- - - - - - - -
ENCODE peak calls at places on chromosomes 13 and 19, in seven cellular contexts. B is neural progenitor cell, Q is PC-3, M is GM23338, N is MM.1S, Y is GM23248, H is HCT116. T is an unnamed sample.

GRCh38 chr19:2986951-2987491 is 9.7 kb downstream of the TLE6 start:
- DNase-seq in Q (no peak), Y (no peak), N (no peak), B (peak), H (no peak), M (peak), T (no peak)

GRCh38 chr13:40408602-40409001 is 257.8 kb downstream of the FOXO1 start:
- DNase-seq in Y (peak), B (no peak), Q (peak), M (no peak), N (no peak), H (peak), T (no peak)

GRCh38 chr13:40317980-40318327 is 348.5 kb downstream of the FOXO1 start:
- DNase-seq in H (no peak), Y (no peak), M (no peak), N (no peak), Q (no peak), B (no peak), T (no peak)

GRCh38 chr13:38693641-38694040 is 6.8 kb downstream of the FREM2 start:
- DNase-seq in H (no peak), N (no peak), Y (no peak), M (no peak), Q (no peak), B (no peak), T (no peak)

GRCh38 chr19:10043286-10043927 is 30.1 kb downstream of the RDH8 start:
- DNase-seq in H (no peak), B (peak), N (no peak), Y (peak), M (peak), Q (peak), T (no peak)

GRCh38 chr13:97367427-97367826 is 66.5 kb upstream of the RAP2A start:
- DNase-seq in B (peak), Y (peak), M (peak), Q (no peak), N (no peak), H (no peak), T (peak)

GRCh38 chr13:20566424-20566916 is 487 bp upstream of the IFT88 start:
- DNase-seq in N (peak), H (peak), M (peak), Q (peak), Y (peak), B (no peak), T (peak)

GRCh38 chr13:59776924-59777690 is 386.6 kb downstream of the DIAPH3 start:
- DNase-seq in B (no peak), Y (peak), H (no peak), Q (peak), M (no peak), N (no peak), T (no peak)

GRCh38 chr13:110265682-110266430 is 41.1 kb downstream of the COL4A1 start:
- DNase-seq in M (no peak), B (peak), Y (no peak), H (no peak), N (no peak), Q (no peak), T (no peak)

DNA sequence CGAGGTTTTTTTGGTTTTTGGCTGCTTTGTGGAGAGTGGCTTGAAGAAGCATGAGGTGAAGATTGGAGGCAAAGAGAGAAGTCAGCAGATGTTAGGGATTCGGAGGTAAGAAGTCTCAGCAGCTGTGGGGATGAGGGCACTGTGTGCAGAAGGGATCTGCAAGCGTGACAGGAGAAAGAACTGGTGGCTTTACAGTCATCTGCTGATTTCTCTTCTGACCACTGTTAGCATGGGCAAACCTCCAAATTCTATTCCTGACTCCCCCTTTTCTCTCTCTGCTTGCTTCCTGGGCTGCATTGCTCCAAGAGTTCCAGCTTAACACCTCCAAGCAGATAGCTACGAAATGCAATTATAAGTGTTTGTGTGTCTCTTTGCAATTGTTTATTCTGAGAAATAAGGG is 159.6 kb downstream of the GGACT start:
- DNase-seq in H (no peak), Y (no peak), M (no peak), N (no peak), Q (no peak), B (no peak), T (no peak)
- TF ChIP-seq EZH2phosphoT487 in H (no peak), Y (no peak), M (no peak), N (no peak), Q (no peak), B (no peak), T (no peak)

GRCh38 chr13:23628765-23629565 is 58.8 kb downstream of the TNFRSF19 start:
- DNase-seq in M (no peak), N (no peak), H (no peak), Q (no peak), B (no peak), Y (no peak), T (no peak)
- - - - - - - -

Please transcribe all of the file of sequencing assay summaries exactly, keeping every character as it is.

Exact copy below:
ENCODE peak calls at places on chromosomes 13 and 19, in seven cellular contexts. B is neural progenitor cell, Q is PC-3, M is GM23338, N is MM.1S, Y is GM23248, H is HCT116. T is an unnamed sample.

GRCh38 chr19:2986951-2987491 is 9.7 kb downstream of the TLE6 start:
- DNase-seq in Q (no peak), Y (no peak), N (no peak), B (peak), H (no peak), M (peak), T (no peak)

GRCh38 chr13:40408602-40409001 is 257.8 kb downstream of the FOXO1 start:
- DNase-seq in Y (peak), B (no peak), Q (peak), M (no peak), N (no peak), H (peak), T (no peak)

GRCh38 chr13:40317980-40318327 is 348.5 kb downstream of the FOXO1 start:
- DNase-seq in H (no peak), Y (no peak), M (no peak), N (no peak), Q (no peak), B (no peak), T (no peak)

GRCh38 chr13:38693641-38694040 is 6.8 kb downstream of the FREM2 start:
- DNase-seq in H (no peak), N (no peak), Y (no peak), M (no peak), Q (no peak), B (no peak), T (no peak)

GRCh38 chr19:10043286-10043927 is 30.1 kb downstream of the RDH8 start:
- DNase-seq in H (no peak), B (peak), N (no peak), Y (peak), M (peak), Q (peak), T (no peak)

GRCh38 chr13:97367427-97367826 is 66.5 kb upstream of the RAP2A start:
- DNase-seq in B (peak), Y (peak), M (peak), Q (no peak), N (no peak), H (no peak), T (peak)

GRCh38 chr13:20566424-20566916 is 487 bp upstream of the IFT88 start:
- DNase-seq in N (peak), H (peak), M (peak), Q (peak), Y (peak), B (no peak), T (peak)

GRCh38 chr13:59776924-59777690 is 386.6 kb downstream of the DIAPH3 start:
- DNase-seq in B (no peak), Y (peak), H (no peak), Q (peak), M (no peak), N (no peak), T (no peak)

GRCh38 chr13:110265682-110266430 is 41.1 kb downstream of the COL4A1 start:
- DNase-seq in M (no peak), B (peak), Y (no peak), H (no peak), N (no peak), Q (no peak), T (no peak)

DNA sequence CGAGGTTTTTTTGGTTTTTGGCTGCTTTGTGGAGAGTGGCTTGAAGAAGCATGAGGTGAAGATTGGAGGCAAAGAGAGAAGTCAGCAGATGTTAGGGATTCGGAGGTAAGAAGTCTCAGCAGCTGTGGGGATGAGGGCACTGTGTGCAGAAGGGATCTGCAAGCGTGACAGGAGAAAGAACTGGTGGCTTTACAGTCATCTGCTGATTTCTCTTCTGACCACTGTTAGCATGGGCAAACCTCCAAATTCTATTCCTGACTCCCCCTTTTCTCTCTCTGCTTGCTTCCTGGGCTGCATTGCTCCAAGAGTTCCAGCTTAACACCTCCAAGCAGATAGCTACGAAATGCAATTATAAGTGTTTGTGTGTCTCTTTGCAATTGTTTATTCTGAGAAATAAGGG is 159.6 kb downstream of the GGACT start:
- DNase-seq in H (no peak), Y (no peak), M (no peak), N (no peak), Q (no peak), B (no peak), T (no peak)
- TF ChIP-seq EZH2phosphoT487 in H (no peak), Y (no peak), M (no peak), N (no peak), Q (no peak), B (no peak), T (no peak)

GRCh38 chr13:23628765-23629565 is 58.8 kb downstream of the TNFRSF19 start:
- DNase-seq in M (no peak), N (no peak), H (no peak), Q (no peak), B (no peak), Y (no peak), T (no peak)